Diesel soot aging in urban plumes within hours under cold dark and humid conditions

Research output: Contribution to journalArticle

Abstract

Fresh and aged diesel soot particles have different impacts on climate and human health. While fresh diesel soot particles are highly aspherical and non-hygroscopic, aged particles are spherical and hygroscopic. Aging and its effect on water uptake also controls the dispersion of diesel soot in the atmosphere. Understanding the timescales on which diesel soot ages in the atmosphere is thus important, yet knowledge thereof is lacking. We show that under cold, dark and humid conditions the atmospheric transformation from fresh to aged soot occurs on a timescale of less than five hours. Under dry conditions in the laboratory, diesel soot transformation is much less efficient. While photochemistry drives soot aging, our data show it is not always a limiting factor. Field observations together with aerosol process model simulations show that the rapid ambient diesel soot aging in urban plumes is caused by coupled ammonium nitrate formation and water uptake.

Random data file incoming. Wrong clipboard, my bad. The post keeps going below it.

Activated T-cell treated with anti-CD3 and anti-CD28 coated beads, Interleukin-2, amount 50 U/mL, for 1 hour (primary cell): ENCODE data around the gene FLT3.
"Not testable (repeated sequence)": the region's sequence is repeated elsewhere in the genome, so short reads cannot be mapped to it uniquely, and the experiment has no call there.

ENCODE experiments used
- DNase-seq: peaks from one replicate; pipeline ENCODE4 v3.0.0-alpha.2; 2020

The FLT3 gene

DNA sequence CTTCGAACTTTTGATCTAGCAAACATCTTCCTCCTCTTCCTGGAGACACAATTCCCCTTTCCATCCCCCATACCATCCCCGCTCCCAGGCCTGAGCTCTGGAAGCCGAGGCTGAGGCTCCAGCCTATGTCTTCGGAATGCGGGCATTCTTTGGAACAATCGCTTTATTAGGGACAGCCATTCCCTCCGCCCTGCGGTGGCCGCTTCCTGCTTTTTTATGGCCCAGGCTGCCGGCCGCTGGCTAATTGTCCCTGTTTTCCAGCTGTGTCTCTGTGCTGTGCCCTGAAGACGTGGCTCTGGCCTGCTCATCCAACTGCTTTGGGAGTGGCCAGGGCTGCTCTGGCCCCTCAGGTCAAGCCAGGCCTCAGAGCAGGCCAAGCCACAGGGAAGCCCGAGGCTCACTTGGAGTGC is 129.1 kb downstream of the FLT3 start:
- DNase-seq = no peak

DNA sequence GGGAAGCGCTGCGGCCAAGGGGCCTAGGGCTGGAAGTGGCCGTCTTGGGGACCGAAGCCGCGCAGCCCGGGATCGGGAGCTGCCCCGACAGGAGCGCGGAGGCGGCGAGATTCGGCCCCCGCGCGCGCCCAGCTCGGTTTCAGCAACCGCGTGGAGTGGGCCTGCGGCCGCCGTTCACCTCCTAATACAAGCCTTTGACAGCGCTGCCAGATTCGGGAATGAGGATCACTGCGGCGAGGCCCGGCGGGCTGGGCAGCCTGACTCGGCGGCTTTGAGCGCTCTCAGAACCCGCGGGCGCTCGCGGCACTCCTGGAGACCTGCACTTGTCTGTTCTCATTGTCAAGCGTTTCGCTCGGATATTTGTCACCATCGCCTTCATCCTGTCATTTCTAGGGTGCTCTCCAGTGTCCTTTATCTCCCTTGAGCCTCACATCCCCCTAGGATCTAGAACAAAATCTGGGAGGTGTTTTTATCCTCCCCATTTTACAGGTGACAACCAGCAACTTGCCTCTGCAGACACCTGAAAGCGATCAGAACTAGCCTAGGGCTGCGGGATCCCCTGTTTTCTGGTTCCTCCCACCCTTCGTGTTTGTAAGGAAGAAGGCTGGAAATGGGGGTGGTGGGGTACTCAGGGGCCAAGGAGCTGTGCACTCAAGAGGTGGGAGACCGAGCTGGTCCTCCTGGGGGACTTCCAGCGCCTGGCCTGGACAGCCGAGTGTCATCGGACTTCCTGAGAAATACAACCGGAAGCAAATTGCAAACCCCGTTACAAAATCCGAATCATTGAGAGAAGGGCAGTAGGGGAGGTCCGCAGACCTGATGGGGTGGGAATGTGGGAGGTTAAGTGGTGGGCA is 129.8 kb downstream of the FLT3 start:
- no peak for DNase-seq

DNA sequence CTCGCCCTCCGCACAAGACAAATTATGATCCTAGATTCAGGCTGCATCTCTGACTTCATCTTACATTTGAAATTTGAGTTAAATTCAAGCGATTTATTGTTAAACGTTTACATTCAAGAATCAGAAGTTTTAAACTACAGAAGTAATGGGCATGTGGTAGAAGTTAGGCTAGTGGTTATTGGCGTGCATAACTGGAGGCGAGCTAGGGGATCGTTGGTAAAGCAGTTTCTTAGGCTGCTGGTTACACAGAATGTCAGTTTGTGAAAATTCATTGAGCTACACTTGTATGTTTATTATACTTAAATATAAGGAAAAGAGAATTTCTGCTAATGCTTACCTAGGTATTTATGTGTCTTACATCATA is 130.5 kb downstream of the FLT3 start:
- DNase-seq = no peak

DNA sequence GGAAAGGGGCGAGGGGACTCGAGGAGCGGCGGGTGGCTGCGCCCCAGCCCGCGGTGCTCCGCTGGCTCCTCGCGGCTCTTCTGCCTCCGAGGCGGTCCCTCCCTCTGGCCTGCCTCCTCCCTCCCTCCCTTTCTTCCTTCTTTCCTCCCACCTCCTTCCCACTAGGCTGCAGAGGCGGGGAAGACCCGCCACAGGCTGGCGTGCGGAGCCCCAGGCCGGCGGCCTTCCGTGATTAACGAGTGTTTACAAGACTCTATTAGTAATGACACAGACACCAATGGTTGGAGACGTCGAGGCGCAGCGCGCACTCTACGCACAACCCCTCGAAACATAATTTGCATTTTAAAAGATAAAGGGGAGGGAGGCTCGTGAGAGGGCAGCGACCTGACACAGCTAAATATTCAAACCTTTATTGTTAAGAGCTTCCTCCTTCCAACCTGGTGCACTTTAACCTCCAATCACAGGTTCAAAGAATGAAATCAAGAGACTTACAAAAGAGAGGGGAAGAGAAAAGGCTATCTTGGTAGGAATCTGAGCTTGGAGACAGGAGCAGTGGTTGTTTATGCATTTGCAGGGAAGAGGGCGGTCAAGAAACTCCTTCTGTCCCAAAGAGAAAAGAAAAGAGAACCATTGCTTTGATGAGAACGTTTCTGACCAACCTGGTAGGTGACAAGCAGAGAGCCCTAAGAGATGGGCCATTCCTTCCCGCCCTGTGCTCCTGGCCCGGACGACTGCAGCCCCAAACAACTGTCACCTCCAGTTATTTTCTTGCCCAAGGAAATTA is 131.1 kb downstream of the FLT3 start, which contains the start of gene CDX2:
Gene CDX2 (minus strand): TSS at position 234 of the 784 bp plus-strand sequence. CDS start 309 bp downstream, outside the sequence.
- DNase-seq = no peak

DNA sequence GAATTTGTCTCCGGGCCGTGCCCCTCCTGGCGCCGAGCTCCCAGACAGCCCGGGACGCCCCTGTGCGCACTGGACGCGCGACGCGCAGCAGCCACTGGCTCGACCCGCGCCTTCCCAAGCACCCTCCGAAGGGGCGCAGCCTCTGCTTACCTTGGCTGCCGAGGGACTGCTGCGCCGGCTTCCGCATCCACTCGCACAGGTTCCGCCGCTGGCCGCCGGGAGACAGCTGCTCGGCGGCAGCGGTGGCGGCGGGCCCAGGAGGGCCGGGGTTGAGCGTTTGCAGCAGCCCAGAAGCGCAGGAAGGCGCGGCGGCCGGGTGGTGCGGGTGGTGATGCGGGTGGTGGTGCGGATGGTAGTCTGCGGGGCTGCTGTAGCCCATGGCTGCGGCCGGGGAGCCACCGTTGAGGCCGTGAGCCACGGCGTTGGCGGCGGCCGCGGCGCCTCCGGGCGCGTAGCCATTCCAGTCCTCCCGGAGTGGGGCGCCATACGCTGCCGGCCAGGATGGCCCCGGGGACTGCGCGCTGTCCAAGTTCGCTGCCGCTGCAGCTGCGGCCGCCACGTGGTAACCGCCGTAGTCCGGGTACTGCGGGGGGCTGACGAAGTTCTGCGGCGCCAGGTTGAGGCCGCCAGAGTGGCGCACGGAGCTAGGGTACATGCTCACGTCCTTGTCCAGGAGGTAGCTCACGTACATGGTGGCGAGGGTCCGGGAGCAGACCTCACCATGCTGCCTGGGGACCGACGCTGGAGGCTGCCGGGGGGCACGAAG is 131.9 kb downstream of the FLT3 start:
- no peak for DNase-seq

Details

Authors
Organisations
External organisations
  • University of Oslo
  • University of Helsinki
Research areas and keywords

Subject classification (UKÄ) – MANDATORY

  • Environmental Sciences
  • Meteorology and Atmospheric Sciences
Original languageEnglish
Article number12364
JournalScientific Reports
Publication statusPublished - 2017 Sep 28
Publication categoryResearch
Peer-reviewedYes